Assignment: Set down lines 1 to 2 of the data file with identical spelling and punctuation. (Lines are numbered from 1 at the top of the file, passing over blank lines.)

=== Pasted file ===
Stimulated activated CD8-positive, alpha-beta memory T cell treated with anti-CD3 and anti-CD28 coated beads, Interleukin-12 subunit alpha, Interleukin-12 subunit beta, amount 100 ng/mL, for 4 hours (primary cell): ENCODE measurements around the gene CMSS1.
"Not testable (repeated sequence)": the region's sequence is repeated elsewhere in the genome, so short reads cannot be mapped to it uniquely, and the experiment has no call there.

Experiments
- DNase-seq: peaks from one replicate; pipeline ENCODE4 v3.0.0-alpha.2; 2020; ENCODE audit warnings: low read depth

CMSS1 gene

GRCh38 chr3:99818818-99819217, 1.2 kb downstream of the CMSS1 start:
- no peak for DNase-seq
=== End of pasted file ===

Stimulated activated CD8-positive, alpha-beta memory T cell treated with anti-CD3 and anti-CD28 coated beads, Interleukin-12 subunit alpha, Interleukin-12 subunit beta, amount 100 ng/mL, for 4 hours (primary cell): ENCODE measurements around the gene CMSS1.
"Not testable (repeated sequence)": the region's sequence is repeated elsewhere in the genome, so short reads cannot be mapped to it uniquely, and the experiment has no call there.